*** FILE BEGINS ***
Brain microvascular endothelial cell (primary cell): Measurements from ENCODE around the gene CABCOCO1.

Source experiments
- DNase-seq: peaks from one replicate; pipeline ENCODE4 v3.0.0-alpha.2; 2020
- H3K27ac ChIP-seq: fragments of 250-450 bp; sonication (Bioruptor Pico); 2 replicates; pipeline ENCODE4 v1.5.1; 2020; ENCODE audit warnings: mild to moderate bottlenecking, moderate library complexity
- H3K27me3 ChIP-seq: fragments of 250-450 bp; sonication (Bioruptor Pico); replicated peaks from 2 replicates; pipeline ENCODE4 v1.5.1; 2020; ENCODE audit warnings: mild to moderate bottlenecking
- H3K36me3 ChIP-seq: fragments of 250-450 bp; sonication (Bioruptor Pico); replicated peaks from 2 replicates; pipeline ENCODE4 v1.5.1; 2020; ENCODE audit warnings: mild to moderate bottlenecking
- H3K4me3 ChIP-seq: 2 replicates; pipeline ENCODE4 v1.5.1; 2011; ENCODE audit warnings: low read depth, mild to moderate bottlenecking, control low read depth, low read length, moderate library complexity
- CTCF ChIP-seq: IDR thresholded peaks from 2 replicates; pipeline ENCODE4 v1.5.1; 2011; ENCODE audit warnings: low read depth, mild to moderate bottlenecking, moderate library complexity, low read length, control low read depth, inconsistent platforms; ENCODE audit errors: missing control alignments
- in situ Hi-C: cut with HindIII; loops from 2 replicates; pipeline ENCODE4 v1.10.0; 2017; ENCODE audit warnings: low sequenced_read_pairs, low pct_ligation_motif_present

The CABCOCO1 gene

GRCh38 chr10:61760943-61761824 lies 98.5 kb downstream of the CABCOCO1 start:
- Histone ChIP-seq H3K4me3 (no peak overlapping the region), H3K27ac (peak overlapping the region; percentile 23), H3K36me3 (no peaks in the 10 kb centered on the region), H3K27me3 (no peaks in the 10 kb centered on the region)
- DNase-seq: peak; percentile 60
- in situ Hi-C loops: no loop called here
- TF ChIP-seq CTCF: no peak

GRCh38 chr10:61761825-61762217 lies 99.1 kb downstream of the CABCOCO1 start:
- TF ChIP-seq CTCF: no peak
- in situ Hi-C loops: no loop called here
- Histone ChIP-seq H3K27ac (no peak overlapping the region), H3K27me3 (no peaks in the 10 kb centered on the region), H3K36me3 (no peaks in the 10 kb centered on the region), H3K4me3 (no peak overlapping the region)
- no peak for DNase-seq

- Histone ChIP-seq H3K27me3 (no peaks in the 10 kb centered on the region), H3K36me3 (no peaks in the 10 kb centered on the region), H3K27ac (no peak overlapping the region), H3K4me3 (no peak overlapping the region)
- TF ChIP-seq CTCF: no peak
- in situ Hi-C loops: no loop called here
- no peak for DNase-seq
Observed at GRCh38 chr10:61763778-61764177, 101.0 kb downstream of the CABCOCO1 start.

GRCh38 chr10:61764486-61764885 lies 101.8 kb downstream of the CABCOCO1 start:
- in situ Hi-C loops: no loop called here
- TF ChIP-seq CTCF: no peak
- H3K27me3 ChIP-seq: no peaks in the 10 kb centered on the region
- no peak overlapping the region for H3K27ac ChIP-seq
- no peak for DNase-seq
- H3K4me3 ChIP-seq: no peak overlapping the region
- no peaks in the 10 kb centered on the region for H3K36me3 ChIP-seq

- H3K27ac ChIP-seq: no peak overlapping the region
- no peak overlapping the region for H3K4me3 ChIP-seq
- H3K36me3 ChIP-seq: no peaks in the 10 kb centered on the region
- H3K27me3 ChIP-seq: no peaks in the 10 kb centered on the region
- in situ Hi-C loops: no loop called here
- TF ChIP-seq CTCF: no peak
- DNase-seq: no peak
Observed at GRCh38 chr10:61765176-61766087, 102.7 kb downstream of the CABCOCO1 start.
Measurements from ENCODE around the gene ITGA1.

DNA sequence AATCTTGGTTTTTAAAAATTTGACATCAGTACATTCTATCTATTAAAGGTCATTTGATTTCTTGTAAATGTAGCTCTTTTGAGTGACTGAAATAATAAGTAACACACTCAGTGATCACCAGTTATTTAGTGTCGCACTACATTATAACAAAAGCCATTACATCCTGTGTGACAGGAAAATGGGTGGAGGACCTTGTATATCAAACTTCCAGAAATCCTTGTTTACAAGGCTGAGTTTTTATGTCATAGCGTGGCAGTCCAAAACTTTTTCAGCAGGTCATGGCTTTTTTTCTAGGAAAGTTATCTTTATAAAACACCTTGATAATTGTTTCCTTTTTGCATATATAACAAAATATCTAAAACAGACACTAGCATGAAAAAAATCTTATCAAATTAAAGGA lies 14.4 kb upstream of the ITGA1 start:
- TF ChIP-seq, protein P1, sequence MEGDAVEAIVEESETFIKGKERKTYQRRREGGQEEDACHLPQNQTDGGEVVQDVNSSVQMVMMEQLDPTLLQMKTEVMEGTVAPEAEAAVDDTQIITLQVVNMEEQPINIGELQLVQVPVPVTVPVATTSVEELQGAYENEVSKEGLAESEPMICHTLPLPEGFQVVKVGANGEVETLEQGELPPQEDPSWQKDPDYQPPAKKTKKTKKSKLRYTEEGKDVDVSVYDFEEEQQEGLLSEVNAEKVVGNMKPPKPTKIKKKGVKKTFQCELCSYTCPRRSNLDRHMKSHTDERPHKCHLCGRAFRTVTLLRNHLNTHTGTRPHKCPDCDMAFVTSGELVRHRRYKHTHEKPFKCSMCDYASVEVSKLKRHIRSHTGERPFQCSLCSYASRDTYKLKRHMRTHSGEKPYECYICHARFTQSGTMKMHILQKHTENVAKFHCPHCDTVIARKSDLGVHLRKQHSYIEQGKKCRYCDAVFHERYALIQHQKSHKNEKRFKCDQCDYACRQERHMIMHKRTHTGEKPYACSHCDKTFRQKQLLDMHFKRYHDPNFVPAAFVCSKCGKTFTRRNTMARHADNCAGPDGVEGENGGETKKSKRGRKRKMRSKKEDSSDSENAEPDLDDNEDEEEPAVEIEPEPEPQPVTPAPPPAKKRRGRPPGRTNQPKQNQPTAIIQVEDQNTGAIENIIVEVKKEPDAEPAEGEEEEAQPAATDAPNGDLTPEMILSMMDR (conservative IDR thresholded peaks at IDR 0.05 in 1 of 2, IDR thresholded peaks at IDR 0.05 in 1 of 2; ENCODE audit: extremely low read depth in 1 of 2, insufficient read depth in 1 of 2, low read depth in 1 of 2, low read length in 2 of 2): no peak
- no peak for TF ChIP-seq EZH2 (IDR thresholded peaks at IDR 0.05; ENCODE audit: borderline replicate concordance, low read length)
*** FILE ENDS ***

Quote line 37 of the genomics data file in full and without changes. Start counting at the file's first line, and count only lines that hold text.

- H3K27me3 ChIP-seq: no peaks in the 10 kb centered on the region